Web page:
St John the Baptist, Cove, Farnbourough

St John the Baptist, Cove, Farnbourough


From there it wasn’t far to the pub. There were no spaces in the car park: that was a good sign. We went in, past the group of people watching football on a big screen in the bar, to a dining area at the rear. It was FULL of cachers, some we recognised, and some new to us. We were greeted by the organiser, Reggiecat, and signed the attendance log to claim our cache find. After getting drinks and a bowl of chips to share, we joined a table, to have a chat to Woking Wonders (we’ve done lots of their caches, many of them Church Micros) and DTJM (we’d done one of their caches earlier that evening). JJEF was there, to showcase his fiendishly clever wooden caches (take a look at them here https://www.quirkycaches.co.uk/apps/webstore/products )

Buzio, a cacher new to us, stood up and gave a short talk on caching in Myanmar. Those at our table joined in with tales of derring do, including, I think, a story about setting sail on the Thames dressed as a pirate to find a cache on an island. The pirate costume was a disguise as it was ‘Children in Need’ weekend – at least I think that’s the excuse that was given! Adam Redshaw turned up, accompanied by Tabzcake and Barry the very well-behaved geodog. Adam publishes a geocaching magazine and does loads of other caching related stuff http://www.ukcachemag.com/

Anyway, enough caching name-dropping, we still had one more cache to find, so we said our goodbyes and left. It was pretty dark now, a good cover to find our second Church Micro of the day (Cove – Baptist), hidden in some street furniture. … No-one spotted us …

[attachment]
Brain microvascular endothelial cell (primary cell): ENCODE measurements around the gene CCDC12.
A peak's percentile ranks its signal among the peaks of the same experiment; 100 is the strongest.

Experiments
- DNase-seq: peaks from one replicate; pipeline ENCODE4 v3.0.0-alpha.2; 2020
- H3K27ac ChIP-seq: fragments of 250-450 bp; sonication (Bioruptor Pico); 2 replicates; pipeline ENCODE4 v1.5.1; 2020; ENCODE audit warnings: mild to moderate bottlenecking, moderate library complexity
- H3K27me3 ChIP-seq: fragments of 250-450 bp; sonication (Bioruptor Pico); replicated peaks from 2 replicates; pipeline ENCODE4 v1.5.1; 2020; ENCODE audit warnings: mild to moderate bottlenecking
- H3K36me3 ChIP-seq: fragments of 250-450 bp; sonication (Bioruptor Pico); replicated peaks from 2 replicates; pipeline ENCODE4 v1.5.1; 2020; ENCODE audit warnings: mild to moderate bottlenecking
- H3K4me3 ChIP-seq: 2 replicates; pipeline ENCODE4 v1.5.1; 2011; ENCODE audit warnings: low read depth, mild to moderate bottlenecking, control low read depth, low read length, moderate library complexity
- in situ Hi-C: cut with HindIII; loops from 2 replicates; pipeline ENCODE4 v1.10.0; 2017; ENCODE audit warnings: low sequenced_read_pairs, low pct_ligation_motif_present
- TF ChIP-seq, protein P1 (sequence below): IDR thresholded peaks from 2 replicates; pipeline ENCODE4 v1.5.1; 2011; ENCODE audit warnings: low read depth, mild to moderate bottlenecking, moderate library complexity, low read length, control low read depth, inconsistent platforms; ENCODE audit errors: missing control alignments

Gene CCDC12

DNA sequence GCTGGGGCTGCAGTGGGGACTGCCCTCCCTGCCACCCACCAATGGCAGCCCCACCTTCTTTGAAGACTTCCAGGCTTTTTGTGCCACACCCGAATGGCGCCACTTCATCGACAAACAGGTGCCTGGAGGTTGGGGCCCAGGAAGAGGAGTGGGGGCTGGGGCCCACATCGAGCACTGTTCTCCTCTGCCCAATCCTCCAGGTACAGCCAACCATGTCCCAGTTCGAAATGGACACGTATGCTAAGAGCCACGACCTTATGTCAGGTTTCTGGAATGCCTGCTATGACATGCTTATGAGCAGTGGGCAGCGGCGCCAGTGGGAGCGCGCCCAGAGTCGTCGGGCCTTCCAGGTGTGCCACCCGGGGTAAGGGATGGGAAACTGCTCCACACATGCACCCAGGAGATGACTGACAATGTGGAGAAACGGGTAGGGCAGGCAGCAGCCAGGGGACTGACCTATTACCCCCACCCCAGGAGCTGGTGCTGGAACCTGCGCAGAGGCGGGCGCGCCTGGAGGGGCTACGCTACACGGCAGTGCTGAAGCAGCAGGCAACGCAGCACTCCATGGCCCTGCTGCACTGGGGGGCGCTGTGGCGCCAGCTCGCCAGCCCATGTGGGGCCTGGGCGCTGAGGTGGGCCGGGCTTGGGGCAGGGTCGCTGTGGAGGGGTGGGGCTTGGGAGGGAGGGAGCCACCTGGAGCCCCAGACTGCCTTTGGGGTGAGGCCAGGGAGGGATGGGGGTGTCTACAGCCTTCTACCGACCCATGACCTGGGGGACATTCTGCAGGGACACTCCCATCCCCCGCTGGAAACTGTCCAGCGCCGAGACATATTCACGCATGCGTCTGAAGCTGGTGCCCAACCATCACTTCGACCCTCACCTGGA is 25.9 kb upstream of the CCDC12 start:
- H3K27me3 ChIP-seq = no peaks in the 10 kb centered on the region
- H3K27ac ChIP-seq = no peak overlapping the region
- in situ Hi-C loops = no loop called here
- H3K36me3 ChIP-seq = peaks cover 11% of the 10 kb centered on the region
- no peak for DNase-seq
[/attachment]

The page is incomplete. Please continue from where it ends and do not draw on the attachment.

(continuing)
A good evening – pleasant company – great stories.

Here are two Church Micro caches, against bland backgrounds, for anonymity.

April 5 : South Downs Way : Exton to Butser Hill

The next section of our South Downs Way walk would take us from Exton to a small off-road car parking space just a little distance from the top of Butser Hill (part of the Queen Elizabeth Country Park estate).

Meon Valley


The route would take us away from Exton, briefly following the River Meon, and then climbing and contouring around Old Winchester Hill, descending to cross the River Meon before ascending once more towards Butser Hill.

When we walked the South Downs Way (SDW) seven years ago, today’s section was one of those which enthralled us least. Today though was different. Early spring, verdant green colours abounded. Birds sang from the tree tops.
The slightly-hazy views were far reaching. And what we both remembered as a traveller’s caravan site had disappeared revealing farmer’s fields.

No caches in this tree!